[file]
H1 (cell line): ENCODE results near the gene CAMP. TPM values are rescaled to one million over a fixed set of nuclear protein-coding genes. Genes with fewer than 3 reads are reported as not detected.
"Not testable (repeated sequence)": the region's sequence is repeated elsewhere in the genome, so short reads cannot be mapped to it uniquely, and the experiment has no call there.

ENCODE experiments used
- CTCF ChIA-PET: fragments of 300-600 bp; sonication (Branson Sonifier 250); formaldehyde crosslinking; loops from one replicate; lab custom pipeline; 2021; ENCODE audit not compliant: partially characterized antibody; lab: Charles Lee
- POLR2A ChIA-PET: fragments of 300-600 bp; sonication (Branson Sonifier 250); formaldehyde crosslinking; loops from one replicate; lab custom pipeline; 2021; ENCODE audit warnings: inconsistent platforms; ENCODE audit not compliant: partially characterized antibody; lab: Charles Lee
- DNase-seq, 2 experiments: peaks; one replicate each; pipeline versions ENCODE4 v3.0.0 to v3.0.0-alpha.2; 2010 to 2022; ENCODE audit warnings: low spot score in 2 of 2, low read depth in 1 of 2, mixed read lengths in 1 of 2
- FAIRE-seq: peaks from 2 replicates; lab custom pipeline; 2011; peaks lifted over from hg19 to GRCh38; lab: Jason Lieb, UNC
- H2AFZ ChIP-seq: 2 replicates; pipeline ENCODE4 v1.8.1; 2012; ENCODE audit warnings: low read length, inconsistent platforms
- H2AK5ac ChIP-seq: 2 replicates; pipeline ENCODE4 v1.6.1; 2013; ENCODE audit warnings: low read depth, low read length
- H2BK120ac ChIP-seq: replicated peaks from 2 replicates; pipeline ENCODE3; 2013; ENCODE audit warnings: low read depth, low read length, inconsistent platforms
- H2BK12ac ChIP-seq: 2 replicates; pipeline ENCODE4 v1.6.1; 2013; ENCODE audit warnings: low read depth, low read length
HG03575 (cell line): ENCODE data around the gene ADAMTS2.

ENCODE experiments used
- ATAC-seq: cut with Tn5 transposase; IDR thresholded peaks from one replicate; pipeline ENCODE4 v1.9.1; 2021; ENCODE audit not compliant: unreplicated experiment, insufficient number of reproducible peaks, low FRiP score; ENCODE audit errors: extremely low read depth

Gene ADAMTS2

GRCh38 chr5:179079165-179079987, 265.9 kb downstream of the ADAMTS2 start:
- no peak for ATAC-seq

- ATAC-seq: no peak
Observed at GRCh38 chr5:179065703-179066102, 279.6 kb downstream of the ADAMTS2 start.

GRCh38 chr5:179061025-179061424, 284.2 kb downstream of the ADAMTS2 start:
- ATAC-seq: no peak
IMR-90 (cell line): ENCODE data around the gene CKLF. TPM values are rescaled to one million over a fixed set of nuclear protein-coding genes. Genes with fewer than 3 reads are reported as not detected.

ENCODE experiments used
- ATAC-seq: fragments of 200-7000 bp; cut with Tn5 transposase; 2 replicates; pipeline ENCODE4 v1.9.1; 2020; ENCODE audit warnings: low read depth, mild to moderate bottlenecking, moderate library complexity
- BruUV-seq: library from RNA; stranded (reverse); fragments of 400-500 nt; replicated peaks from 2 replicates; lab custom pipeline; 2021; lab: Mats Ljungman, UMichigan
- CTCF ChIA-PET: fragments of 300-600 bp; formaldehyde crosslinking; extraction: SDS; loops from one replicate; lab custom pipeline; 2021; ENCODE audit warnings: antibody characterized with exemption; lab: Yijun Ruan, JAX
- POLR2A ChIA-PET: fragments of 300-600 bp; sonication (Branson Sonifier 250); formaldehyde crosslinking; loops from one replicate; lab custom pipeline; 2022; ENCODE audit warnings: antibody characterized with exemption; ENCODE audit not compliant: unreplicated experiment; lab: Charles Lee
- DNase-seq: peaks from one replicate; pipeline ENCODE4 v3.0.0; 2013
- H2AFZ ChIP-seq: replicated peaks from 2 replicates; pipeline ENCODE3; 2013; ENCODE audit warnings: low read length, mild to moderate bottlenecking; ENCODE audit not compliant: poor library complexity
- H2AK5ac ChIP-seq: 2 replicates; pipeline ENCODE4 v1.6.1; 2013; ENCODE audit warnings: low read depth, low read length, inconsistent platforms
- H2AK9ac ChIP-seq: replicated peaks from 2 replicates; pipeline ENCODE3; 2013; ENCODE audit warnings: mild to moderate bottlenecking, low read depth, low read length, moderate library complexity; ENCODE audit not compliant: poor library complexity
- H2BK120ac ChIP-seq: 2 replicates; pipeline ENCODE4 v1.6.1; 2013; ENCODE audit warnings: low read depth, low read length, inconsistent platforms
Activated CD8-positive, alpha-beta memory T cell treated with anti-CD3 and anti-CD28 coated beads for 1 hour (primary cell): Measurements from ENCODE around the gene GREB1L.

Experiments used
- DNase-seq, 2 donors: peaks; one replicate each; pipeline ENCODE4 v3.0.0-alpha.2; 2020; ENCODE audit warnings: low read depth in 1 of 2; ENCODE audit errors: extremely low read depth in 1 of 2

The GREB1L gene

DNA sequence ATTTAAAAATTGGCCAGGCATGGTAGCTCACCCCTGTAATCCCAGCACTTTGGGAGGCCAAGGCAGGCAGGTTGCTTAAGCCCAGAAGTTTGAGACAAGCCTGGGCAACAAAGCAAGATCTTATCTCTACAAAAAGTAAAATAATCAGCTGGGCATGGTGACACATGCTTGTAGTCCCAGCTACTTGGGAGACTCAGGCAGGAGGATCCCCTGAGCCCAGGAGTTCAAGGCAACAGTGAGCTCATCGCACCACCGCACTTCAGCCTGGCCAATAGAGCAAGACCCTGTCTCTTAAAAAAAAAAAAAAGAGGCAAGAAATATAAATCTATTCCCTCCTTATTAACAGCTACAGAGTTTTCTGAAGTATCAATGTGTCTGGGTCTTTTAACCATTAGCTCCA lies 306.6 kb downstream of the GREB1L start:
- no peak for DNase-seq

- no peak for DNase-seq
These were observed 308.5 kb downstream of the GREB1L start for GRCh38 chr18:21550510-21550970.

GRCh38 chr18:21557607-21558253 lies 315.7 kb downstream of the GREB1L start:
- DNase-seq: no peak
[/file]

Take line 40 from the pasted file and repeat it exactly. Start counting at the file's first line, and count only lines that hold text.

These were observed 308.5 kb downstream of the GREB1L start for GRCh38 chr18:21550510-21550970.